Walking the Green London Way, from Wimbledon to Richmond Park.

Four members met on January 28th 2024 (myself, Richard, Trevor and Eileen) to continue walking the Green London Way. I’d started doing this “around London” route in 2014, but had to stop due to family circumstances in 2016. (See here for the last in that series)

It was good to pick up where we left off. The weather couldn’t have been better – an unexpectedly sunny and warm day, providing lots of promises of spring on-the-way. We began in Wimbledon itself, as we walked to Wimbledon Common, looking at the huge variety of houses reflecting the different populations which had settled there as a result of the spread of coaches, trains and trams. We passed what must be one of the oddest listed building in London – a Victorian electricity transformer, and heard about the origins of the first World Tennis Championship (in 1877) including the prophecy (by the first champion) that “Lawn tennis will never become one of the great games”.

The main part of the walk took us across Wimbledon Common, by far the largest in London. It included a visit to Cannizaro Park. As in previous walks, we discovered how we could easily have lost access to this former estate, had it not been for the persistent efforts of ‘ordinary’ people who prevented the common being sold-off and enclosed in the 1870s. Today, even in winter, the variety of natural habitats, flora and fauna was obvious. The nightingales might now be long gone, but there was no dearth of beauty everywhere we went. The Windmill – once a quite dangerous place as well as a popular duelling spot, provided a welcome break.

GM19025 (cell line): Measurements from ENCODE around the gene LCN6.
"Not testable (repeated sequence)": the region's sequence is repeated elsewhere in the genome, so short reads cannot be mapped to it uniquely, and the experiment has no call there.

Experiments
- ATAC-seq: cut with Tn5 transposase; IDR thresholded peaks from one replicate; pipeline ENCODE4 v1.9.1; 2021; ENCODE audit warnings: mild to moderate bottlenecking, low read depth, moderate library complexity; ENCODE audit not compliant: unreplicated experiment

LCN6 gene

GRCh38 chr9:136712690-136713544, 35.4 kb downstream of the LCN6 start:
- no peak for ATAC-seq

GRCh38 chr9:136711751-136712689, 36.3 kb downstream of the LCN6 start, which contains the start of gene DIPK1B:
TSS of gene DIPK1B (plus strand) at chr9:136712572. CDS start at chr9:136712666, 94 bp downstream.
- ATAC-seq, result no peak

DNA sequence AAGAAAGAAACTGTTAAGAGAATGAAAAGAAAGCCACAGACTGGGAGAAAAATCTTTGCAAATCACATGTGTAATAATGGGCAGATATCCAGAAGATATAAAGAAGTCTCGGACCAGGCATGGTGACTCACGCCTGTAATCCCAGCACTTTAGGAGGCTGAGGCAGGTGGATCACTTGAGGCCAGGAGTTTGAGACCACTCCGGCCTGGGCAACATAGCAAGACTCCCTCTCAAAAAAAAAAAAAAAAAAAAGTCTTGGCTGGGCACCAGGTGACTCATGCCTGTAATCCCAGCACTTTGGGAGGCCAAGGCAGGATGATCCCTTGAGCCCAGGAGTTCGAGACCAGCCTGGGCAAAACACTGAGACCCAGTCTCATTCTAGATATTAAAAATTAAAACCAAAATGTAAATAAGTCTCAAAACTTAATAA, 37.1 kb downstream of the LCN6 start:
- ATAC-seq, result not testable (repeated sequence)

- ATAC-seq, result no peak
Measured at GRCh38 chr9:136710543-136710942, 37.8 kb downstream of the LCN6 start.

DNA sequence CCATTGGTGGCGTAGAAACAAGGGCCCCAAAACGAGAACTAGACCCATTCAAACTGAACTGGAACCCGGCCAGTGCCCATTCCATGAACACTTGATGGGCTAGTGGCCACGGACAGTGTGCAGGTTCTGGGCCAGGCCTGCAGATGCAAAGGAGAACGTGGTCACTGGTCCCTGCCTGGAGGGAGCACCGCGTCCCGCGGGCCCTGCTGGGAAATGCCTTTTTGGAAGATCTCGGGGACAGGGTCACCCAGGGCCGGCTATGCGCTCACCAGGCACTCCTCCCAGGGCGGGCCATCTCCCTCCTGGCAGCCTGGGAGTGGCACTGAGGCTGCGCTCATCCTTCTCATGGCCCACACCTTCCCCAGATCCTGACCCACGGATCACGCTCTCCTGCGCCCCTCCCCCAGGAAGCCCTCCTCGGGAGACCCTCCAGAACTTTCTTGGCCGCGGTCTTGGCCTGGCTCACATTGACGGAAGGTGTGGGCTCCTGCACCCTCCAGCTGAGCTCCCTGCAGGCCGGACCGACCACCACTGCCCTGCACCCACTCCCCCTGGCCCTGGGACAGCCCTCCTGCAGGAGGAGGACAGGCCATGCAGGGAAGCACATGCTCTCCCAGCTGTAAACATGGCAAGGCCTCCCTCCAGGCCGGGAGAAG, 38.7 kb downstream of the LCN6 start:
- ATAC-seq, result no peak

The last leg of the walk took us through a forested area of the common. This proved to be a bit of a challenge. Writing this, I NOW know where I went wrong! I set off from the wrong corner of the car park and the wrong entrance to a golf club (there are a lot). Sorry folks. Fortunately (especially when the leader had forgotten to put a back-up map in her rucksack), the wonderful EFOG team work came into play when I finally admitted I was definitely lost! By combining knowledge from compass and map reading sessions, similar experiences, asking passers-by, and trying to interpret different phone ‘trackers’, we finally got back on track and reached Beverley Brook. Even so, we had walked an estimated 8 miles instead of 6 (the original maximum estimate). Hopefully, that won’t put off my 3 amigos (or anyone else) from walking with me again in future? I promise I will not forget the map again – and will bring a compass as well.

The next walk in this series, from Richmond Park to Kew Bridge will be on Sunday April 14th. “Will anyone be brave enough to come?” I ask. I hope so.

Pam,  31st January 2024